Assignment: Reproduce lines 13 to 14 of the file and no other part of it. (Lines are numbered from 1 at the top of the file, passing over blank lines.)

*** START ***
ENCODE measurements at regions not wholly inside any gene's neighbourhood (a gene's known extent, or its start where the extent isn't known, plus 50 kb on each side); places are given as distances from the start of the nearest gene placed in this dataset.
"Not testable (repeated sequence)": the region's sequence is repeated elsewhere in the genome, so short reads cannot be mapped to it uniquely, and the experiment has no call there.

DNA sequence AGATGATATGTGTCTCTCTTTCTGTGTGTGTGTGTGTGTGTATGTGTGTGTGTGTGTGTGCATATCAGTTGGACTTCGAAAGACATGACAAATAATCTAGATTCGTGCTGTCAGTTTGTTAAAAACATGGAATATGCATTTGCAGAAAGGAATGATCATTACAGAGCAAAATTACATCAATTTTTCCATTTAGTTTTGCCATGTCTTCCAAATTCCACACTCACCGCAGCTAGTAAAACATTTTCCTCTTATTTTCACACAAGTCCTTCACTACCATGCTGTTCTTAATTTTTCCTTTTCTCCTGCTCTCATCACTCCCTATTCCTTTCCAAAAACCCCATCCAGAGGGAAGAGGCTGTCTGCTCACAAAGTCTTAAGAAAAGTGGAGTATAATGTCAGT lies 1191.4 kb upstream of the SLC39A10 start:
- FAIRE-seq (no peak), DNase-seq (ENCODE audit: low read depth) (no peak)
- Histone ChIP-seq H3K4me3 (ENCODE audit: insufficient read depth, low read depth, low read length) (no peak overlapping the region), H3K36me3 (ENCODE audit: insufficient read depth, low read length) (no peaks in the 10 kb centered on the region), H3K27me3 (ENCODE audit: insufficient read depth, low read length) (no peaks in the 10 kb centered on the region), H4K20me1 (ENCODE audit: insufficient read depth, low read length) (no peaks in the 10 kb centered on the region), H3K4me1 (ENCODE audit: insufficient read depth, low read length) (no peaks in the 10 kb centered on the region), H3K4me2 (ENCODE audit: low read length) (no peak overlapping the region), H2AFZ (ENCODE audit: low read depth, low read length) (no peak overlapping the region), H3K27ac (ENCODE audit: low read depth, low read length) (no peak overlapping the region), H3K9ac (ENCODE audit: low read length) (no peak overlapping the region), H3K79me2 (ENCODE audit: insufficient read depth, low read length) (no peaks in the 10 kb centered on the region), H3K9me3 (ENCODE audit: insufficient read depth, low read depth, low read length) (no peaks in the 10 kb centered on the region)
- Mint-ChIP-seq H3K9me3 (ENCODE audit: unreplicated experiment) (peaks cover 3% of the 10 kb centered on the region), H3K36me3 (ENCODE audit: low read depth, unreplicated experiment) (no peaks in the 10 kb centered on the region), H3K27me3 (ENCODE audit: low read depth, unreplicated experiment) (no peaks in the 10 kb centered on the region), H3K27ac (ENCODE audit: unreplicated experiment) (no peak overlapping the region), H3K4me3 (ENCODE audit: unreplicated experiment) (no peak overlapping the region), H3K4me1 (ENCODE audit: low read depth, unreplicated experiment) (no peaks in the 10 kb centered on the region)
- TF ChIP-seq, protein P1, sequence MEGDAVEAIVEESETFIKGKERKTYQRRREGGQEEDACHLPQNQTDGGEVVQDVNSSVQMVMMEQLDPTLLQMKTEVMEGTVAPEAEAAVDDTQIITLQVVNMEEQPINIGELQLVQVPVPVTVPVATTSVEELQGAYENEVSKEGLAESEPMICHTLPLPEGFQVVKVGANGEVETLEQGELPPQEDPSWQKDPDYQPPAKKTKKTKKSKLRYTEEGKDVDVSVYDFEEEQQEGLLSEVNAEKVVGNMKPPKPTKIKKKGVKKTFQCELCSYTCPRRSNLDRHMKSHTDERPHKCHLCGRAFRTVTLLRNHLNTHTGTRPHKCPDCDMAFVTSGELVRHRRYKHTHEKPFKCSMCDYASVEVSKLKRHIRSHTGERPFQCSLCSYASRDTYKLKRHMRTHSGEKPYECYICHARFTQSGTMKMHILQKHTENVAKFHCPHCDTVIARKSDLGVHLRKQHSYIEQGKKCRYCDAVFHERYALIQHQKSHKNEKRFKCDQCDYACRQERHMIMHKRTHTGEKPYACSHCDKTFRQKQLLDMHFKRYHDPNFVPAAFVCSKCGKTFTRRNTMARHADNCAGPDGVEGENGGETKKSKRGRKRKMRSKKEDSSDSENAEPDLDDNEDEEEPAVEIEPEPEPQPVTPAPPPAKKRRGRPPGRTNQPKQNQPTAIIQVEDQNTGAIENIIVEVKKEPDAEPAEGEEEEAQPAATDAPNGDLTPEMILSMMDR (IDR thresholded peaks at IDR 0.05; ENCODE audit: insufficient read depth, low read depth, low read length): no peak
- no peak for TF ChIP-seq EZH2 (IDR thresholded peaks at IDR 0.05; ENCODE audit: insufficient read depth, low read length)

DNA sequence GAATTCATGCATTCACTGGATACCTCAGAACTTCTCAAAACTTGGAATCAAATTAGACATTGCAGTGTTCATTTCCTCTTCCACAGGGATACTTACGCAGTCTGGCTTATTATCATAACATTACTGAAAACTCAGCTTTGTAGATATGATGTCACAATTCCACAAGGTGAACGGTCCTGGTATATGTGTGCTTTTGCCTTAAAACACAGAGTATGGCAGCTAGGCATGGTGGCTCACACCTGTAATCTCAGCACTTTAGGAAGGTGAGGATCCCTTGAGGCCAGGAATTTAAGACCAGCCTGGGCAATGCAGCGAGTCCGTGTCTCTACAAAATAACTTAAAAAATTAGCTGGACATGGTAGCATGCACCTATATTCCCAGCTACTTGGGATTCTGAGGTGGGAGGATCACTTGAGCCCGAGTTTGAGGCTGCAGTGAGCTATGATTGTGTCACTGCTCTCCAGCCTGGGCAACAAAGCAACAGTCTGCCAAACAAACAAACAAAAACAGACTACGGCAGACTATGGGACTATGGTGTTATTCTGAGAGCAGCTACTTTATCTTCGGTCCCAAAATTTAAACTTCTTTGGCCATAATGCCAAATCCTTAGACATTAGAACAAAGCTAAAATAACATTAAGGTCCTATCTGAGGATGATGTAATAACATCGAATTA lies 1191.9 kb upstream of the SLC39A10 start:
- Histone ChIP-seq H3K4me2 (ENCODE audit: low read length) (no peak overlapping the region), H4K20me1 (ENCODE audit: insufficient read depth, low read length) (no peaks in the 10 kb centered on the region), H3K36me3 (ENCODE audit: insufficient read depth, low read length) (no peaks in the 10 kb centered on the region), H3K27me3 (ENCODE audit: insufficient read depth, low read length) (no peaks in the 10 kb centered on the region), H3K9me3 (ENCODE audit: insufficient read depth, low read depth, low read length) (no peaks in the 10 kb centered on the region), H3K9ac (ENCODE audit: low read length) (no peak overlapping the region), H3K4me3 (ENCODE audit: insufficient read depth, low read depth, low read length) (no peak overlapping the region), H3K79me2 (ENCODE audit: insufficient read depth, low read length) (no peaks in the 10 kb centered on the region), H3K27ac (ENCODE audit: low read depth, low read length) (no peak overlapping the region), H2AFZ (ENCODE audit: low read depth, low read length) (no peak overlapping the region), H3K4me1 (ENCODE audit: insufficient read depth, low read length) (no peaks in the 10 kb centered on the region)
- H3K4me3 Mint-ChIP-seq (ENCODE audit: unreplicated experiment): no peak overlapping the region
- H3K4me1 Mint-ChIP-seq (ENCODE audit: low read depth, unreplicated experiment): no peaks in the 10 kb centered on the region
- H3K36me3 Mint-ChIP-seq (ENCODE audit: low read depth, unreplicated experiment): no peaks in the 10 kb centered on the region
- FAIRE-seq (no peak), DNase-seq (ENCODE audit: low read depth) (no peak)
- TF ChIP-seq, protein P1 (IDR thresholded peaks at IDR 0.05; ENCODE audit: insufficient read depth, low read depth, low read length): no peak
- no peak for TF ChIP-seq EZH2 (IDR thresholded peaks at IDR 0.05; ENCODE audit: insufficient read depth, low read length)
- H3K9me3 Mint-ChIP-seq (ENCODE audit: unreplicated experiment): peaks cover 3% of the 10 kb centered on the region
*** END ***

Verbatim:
- H3K36me3 Mint-ChIP-seq (ENCODE audit: low read depth, unreplicated experiment): no peaks in the 10 kb centered on the region
- FAIRE-seq (no peak), DNase-seq (ENCODE audit: low read depth) (no peak)